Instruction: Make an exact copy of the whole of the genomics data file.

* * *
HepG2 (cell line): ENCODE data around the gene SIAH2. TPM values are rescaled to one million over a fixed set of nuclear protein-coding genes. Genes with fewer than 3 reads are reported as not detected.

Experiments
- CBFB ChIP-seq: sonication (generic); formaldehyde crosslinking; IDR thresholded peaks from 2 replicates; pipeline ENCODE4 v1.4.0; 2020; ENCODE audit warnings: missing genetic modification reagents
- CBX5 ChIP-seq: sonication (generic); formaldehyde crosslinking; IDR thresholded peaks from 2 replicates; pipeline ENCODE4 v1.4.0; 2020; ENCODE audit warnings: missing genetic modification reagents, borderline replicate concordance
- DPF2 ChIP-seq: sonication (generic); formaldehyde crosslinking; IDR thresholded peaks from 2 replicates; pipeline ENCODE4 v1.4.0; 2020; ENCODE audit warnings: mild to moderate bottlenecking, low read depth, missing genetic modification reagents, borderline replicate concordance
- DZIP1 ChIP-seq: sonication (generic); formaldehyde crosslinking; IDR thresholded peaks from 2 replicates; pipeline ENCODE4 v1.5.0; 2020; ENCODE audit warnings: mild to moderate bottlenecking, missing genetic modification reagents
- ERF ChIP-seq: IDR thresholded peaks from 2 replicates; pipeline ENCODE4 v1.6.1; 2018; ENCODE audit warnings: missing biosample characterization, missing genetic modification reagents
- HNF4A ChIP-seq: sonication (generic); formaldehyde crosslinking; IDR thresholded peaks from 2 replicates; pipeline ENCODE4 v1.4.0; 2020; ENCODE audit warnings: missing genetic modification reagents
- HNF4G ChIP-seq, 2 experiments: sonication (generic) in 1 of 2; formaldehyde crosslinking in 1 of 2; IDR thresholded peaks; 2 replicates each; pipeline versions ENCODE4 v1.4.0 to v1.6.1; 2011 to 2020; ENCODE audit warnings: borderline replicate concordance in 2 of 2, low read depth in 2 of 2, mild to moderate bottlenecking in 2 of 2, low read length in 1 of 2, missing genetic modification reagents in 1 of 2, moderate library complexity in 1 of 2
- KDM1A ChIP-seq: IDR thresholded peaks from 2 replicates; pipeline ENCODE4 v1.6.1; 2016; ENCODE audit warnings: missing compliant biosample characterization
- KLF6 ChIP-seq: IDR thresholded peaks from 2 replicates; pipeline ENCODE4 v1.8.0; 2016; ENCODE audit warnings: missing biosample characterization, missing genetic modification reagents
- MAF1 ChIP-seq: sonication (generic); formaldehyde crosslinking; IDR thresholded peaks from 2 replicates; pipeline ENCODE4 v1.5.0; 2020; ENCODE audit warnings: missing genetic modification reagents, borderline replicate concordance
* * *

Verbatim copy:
HepG2 (cell line): ENCODE data around the gene SIAH2. TPM values are rescaled to one million over a fixed set of nuclear protein-coding genes. Genes with fewer than 3 reads are reported as not detected.

Experiments
- CBFB ChIP-seq: sonication (generic); formaldehyde crosslinking; IDR thresholded peaks from 2 replicates; pipeline ENCODE4 v1.4.0; 2020; ENCODE audit warnings: missing genetic modification reagents
- CBX5 ChIP-seq: sonication (generic); formaldehyde crosslinking; IDR thresholded peaks from 2 replicates; pipeline ENCODE4 v1.4.0; 2020; ENCODE audit warnings: missing genetic modification reagents, borderline replicate concordance
- DPF2 ChIP-seq: sonication (generic); formaldehyde crosslinking; IDR thresholded peaks from 2 replicates; pipeline ENCODE4 v1.4.0; 2020; ENCODE audit warnings: mild to moderate bottlenecking, low read depth, missing genetic modification reagents, borderline replicate concordance
- DZIP1 ChIP-seq: sonication (generic); formaldehyde crosslinking; IDR thresholded peaks from 2 replicates; pipeline ENCODE4 v1.5.0; 2020; ENCODE audit warnings: mild to moderate bottlenecking, missing genetic modification reagents
- ERF ChIP-seq: IDR thresholded peaks from 2 replicates; pipeline ENCODE4 v1.6.1; 2018; ENCODE audit warnings: missing biosample characterization, missing genetic modification reagents
- HNF4A ChIP-seq: sonication (generic); formaldehyde crosslinking; IDR thresholded peaks from 2 replicates; pipeline ENCODE4 v1.4.0; 2020; ENCODE audit warnings: missing genetic modification reagents
- HNF4G ChIP-seq, 2 experiments: sonication (generic) in 1 of 2; formaldehyde crosslinking in 1 of 2; IDR thresholded peaks; 2 replicates each; pipeline versions ENCODE4 v1.4.0 to v1.6.1; 2011 to 2020; ENCODE audit warnings: borderline replicate concordance in 2 of 2, low read depth in 2 of 2, mild to moderate bottlenecking in 2 of 2, low read length in 1 of 2, missing genetic modification reagents in 1 of 2, moderate library complexity in 1 of 2
- KDM1A ChIP-seq: IDR thresholded peaks from 2 replicates; pipeline ENCODE4 v1.6.1; 2016; ENCODE audit warnings: missing compliant biosample characterization
- KLF6 ChIP-seq: IDR thresholded peaks from 2 replicates; pipeline ENCODE4 v1.8.0; 2016; ENCODE audit warnings: missing biosample characterization, missing genetic modification reagents
- MAF1 ChIP-seq: sonication (generic); formaldehyde crosslinking; IDR thresholded peaks from 2 replicates; pipeline ENCODE4 v1.5.0; 2020; ENCODE audit warnings: missing genetic modification reagents, borderline replicate concordance